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Making money in an EV world
Technical article

Making money in an EV world

The Dealership world is currently sitting on the precipice of a monumental change from which there is no known white knight. The solution to the problem exists, but it requires the dealers to take the initiative and kill a major sacred cow in the process.

Every day the following happens in the automotive marketplace:

  • Another Electric Vehicle (EV) model enters the market
  • Another Original Equipment Manufacturer (OEM) makes its brand agency
  • Another brand makes its EV brand a ‘separate division’ to the Internal Combustion Engine (ICE) brands
  • Another model stops being produced as an ICE vehicle

Every day the following happens to a dealer:

  • Another model has no service / parts future
  • Another dealership has no goodwill value
  • Another dealer has less new cars to sell into the future
  • Another customer loses the chance to buy the car of their dreams

Every day another Electric Vehicle (EV) model enters the market, and dealers are forced to manage growing concerns around model/parts discontinuation, lessening stock and decreased goodwill value, among other things

There is still quite a bit that is unknown about how dealers integrate and participate in a world of mostly EV new vehicles. The only real known is that the sales operating model that dealers operate under today will be thrown out the window and a new model of profitability will need to be developed.

To better understand where this new model of profitability will fall, it is important that we understand how dealers make money today and what will change.

The Current Dealer Profitability Model

When you take it back to its core fundamentals, dealerships operate under the following basic construct:

Profit Drivers Pre-Pandemic Current
Total Dealership Sales 100% 100%
Total Dealership Gross Profit 14% 17%
Total Dealership Expenses 12% 12%
Total Dealership Net Profit 2% 5%
Annual Sales $100m $100m
Annual Profit $2m $5m 

In dealerships, like other businesses, the major cost is people (~70% of all expenses) and the earnings and productivity of people in the industry is fairly established. Therefore, the cost structure of most dealerships is fixed at ~12% of sales.

Therefore, to move the needle up on profitability, the key driver is gross profit, and this is derived from the transactional gross profitability of each item sold by the dealership.

Given dealerships operate under a franchise model and marginality is in some way controlled by the franchisor, the sales, gross profit, and net profit mix of most dealerships looks as follows:

Dealership Product/ Service Pre-Pandemic Current Sales Mix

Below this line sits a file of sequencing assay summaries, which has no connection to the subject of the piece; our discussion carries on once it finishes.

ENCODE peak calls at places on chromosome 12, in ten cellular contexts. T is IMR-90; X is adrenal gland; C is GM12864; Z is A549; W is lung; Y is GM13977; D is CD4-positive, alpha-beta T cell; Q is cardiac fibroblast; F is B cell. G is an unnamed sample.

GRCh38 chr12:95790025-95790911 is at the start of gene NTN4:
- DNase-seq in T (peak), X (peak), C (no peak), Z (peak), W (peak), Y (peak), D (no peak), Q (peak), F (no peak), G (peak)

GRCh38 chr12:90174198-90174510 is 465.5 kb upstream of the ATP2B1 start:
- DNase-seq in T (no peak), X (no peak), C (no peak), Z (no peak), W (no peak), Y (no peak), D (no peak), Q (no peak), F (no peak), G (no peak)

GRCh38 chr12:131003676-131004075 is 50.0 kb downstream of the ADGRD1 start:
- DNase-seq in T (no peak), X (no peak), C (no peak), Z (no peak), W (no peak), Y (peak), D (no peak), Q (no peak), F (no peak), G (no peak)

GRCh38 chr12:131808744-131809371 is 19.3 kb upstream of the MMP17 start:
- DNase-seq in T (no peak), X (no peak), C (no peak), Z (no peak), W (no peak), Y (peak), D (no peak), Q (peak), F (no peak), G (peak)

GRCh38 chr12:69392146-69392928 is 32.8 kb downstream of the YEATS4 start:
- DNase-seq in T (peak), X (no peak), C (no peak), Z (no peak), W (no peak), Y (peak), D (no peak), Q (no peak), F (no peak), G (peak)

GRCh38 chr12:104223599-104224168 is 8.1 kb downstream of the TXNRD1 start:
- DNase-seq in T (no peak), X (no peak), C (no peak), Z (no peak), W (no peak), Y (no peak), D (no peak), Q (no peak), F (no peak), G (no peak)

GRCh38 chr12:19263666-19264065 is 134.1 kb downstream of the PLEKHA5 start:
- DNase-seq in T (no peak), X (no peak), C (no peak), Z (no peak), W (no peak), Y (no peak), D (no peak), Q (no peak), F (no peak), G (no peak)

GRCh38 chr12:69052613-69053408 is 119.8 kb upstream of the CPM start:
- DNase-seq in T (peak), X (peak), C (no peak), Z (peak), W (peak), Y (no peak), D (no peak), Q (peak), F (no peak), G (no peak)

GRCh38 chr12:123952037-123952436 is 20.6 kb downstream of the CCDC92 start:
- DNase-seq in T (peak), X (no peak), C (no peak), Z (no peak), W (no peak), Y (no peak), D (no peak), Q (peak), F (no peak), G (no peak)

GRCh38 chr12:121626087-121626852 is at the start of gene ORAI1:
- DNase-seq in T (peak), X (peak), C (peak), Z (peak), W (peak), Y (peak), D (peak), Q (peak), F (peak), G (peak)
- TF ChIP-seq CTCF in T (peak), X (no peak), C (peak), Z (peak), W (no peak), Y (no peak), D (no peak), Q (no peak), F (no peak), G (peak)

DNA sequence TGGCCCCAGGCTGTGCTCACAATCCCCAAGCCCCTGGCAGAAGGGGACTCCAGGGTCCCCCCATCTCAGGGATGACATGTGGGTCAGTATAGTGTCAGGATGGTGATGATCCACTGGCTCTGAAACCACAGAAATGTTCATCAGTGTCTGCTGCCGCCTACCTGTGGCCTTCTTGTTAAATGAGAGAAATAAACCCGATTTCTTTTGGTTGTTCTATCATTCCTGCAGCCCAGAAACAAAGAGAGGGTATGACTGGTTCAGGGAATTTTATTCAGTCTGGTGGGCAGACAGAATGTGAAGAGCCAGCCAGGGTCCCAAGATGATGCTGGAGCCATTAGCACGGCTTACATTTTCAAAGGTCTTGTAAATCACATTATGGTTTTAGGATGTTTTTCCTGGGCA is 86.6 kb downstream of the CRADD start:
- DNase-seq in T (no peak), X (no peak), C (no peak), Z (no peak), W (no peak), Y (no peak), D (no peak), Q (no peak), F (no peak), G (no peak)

GP% GP% % Of total sales
New Car department 6% 10% 60%
Used Car department 10% 12% 20%
F & I 70% 70% 3%
Service Gross 60% 60% 8%
Parts Gross 22% 22% 9%
Total 14% 17% 100%


Department Pre-Pandemic Current
New Cars -1.0% 1.0%
Used Cars 0.0% 1.0%
F&I 1.0% 1.0%
Service 1.5% 1.5%
Parts 0.5% 0.5%
Total Net Profit % 2.0% 5.0%

When you then look at the contribution to overall Gross Profit that each department makes to the quality of the total dealership gross profit pie, you end up with the following result:

Dealership Product / Service Pre-Pandemic Current
Contribution to GP %
New 3.6% 6.0% highest contributor
Used 2.0% 2.4%
F&I 2.1% 2.1%
Service 4.8% 4.8% highest contributor
Parts 1.5% 1.5%
Total Gross Profit 14.0% 17.0%

On this analysis, service and parts are considered the backbone of the business. And, prior to the pandemic creating the demand-pull front end gross profit extravaganza that is currently being experienced, fixed operations did contribute more to the overall quality of the gross profit in the dealership.

Therefore, the most profitable dealerships tended to be large service operators, these were quite often metro dealerships close to CBD’s or geographically monopolistic regional dealerships.

Often when asked to go into dealerships and turn around profitability the answer was found in increasing service throughput, driving more used car customers into service, and implementing proper service retention strategies to drive more high-quality gross into the dealerships and push the overall gross profit % above 12%.

This is where the adage that “you can’t sell yourself into a profit” came from in the car industry.

Making an ever-increasing number of 6% and even 10% new car transactions, can never increase the overall gross profit above 12% without a complimentary service retention strategy.

So, what do EV’s do to this equation?

From what we can see EV’s decimate this existing business model.

From what we know:

  1. EV dealer margins will be less than the pre-pandemic 6%, and potentially under an agency model as low as 2% of RRP.
  2. F&I may continue in its current form if supported by the Captive financiers, but non captive financiers and insurers are struggling with how to finance and insure these vehicles.
  3. Service all but disappears, with 100,000km service intervals and no Internal combustion engine to service, service revenue/gross should drop by 80%
  4. Parts – most parts at service relate to the ICE (filters, fluids, drive belts, fuel lines, exhaust, cooling systems). Tyres, Brakes, air conditioning, battery will still exist, but it will also decline by 80%

Therefore, in an EV world, assuming dealers retain the pre pandemic New Gross for EV’s, the Dealership Total Gross/ Net Profit will see a pull back of the dealership cost structure from 12% of Gross to 8.8% of Gross or 27% which is substantial.

Department PP Forecasted
EV Gross Contribution
PP Forecasted
EV Net Profit Contribution
Based on
EV Sales Mix
New Cars 3.6% -1.0% 75.0%
Used Cars 2.0% 0.0% 20.0%
F&I 2.1% 1.0% 3.0%
Service 1.0% 0.2% 1.0%
Parts 0.3% 0.0% 1.0%
Total Gross Profit % 9.0%
Total Dealership Expenses 8.8%
Net profit 0.2% 0.2% 100%

By design this would require a dealership selling 100 new and 50 used cars a month to do the following:

  1. Reduce headcount from 50 to 30
  2. Reduce footprint by 50%
  3. Significantly reduce management structure (higher costing people)

In the end the dealership as it is known today would fundamentally be a shop front, with little or no service presence and no support staff, all customer facing only.